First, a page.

Significantly, general Government spending, both recurrent and capital expenditure, has shown substantial growth in the last five years. The former has grown by an average of over 13% and the latter has averaged over 30% growth. With the expenditure policy of the Government focusing more on development of infrastructure and service facilities, capital expenditure made up 53% of total expenditure in 2008/9. One major element in this has been investment in power-generation capacity. The Government inherited a capacity of 350MW in 1991. Production is now over 2000MW, and the plan is to reach 10,000MW in the next five years. The road infrastructure has expanded throughout the country; education and health services have registered a marked record of achievements; there has been a significant expansion of fixed telephone, mobile and Internet services; social welfare dimensions of development, including life expectancy, child mortality, literacy and other issues have shown similar advances.
The Government’s current vision is to achieve the Millennium Development Goals by 2015, and bring development up to the level of a middle-income country in order to eradicate the daunting challenge of poverty and improve people’s livelihoods. This needs accelerated and sustained economic growth. This is why it has implemented enormous development efforts in major sectors of the economy. The continued double-digit growth in the last few years indicates that Ethiopia is on the right path to meet these development objectives. The Government is now in the process of developing a new five year development plan, focusing on large-scale industrialization, large-scale commercial farming, the expansion of micro- and small-enterprises, and the creation of a strong developmental state with increased accountability.
All these achievements since 1991, particularly in the last decade, can be attributed to the democratization of Ethiopia, a process which has also strengthened the unity of the country. The success of these elections will certainly deepen democratization further, speed up economic development in Ethiopia and ensure greater unity. The speech of Prime Minister Meles on Tuesday signposts the promise of the future.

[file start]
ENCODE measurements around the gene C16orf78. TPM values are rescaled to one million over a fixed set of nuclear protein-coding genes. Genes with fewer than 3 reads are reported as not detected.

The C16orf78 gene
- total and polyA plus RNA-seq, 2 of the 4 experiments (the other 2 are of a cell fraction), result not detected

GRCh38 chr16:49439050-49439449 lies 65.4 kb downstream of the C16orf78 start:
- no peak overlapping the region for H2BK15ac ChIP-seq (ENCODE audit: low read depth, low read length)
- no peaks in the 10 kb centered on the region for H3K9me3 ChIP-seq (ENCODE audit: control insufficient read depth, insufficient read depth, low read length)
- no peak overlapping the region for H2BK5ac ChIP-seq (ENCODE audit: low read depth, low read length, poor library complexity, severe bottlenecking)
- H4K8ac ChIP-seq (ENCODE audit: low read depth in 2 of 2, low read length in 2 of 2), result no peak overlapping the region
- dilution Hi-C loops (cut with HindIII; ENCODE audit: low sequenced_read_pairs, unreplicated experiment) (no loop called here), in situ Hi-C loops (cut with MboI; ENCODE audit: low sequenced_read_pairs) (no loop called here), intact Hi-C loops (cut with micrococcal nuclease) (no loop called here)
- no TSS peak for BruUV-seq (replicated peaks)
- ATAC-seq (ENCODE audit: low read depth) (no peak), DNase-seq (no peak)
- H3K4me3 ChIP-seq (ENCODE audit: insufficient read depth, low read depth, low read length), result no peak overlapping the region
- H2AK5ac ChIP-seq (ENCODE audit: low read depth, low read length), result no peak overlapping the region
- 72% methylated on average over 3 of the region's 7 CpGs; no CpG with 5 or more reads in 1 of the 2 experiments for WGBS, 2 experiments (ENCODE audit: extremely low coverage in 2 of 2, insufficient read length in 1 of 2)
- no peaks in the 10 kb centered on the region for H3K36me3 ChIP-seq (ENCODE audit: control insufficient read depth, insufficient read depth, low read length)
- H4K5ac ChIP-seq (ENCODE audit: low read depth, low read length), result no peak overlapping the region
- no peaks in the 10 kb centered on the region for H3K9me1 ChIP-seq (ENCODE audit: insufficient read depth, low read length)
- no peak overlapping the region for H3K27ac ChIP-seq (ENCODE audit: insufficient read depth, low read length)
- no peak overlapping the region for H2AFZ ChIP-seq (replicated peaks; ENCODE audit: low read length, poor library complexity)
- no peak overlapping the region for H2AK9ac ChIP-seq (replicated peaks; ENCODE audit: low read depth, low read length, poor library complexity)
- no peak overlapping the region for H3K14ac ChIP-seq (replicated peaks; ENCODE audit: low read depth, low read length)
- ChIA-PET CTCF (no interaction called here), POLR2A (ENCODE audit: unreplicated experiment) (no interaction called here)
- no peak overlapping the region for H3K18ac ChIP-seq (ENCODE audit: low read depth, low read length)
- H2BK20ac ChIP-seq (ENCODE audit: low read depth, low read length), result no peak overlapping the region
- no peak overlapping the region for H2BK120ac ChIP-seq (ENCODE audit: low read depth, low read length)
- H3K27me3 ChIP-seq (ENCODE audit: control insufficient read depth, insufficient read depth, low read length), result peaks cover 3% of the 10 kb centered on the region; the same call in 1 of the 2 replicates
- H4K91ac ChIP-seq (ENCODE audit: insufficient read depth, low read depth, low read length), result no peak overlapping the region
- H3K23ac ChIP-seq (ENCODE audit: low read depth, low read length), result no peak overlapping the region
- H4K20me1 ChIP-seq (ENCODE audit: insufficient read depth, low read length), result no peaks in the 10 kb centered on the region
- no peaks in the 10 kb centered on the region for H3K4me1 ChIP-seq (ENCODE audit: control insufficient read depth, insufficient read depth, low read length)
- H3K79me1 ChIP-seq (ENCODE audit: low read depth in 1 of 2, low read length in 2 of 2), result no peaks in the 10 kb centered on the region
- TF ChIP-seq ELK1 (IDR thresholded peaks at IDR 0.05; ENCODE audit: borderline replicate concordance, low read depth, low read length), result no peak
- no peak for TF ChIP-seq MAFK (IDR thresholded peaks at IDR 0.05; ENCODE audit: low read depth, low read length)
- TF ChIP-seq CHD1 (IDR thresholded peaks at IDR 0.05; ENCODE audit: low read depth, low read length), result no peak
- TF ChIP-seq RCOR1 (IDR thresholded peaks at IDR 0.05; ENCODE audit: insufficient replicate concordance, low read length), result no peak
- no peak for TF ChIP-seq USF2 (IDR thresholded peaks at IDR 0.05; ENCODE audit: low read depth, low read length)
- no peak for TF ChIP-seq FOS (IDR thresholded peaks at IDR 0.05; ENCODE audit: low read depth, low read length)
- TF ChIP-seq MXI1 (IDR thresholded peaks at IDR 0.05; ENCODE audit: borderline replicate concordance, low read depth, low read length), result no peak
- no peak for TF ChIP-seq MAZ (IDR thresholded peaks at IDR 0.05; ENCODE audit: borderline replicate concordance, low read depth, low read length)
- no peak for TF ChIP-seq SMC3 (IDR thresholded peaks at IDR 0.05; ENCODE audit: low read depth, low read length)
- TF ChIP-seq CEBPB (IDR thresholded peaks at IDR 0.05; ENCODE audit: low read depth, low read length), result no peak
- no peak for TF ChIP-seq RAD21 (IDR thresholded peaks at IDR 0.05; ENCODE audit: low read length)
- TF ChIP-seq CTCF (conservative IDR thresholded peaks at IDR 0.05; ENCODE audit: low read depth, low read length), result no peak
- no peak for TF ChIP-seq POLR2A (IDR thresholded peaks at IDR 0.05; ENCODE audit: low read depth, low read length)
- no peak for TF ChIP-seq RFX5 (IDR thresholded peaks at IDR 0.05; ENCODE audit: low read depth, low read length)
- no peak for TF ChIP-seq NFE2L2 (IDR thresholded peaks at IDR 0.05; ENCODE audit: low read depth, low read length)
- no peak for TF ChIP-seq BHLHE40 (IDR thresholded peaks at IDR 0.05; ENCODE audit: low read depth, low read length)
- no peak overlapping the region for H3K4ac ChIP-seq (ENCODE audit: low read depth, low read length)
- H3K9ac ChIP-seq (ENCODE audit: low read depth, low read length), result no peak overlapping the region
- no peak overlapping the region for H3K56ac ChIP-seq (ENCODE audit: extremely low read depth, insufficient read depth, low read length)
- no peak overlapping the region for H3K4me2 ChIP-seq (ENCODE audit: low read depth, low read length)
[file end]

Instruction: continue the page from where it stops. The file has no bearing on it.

The positive impact of the elections on regional peace and security
The Horn of Africa, beset by a multitude of challenges, needs more than ever before stable and strong governments to maintain and sustain regional peace and security. The existence of legitimate governments with a clear mandate from their people is critical. Inevitably, elections are the most important instrument to ensure the holding of political power by governments which can contribute largely to the maintenance of peace and security within their own specific countries and within the sub-region. There’s no doubt that these elections in Ethiopia will enable the government to continue to consolidate Ethiopia’s internal peace as well as peace and security in the sub-region.
The results of last weekend’s vote guarantees Ethiopian’s positive and active contributions to the collective effort of maintaining peace, security and stability in the Horn of Africa and on the African Continent in general. What appears to be the re-election of the ruling party will further encourage the critical role Ethiopia already plays, as current chairman of IGAD and as a country with significant influence in the region, in addressing the issues of Somalia, the peace process in Sudan, and the regional threats of terrorism and extremism which continue to pose such a danger to regional peace and security. Ethiopia, together with members of IGAD and in collaboration with the international community, currently exerts every effort to assist the two parties in the Sudan to address in good faith all aspects relating to the referendum with a view to ensuring a peaceful implementation of the Comprehensive Peace Agreement.
It is obvious that Ethiopia has been playing a very critical role for peace and stability on Somalia and for national reconciliation there. Together with the other IGAD countries, Ethiopia has continued to provide vital support to the TFG in all areas so that the internationally recognized government will be able to protect itself from the onslaught of terrorists and extremists, not all of whom are Somalis. The result of the 2010 elections will enable Ethiopia to continue this effort which is so critical for the region and for Africa as a whole, and even for the entire international community.
In light of the ongoing struggle between the democratic forces and the supporters of extremism in our region, the 2010 elections represent a major victory for the former.They underline the importance of holding elections that can establish democratic states which will genuinely contribute to the promotion of peace and stability. Ethiopia’s elections follow the elections held in the Sudan last month and show the increasing democratization of states in the region, though unfortunately the one very obvious exception to this remains Eritrea. The Sudanese election created a better understanding between the parties over the need for the full and expeditious implementation of the CPA and the referendum due in January. There’s no doubt that these successful and peaceful elections, in Ethiopia and in the Sudan, will strengthen the maintenance of peace, security and stability in the Horn of Africa.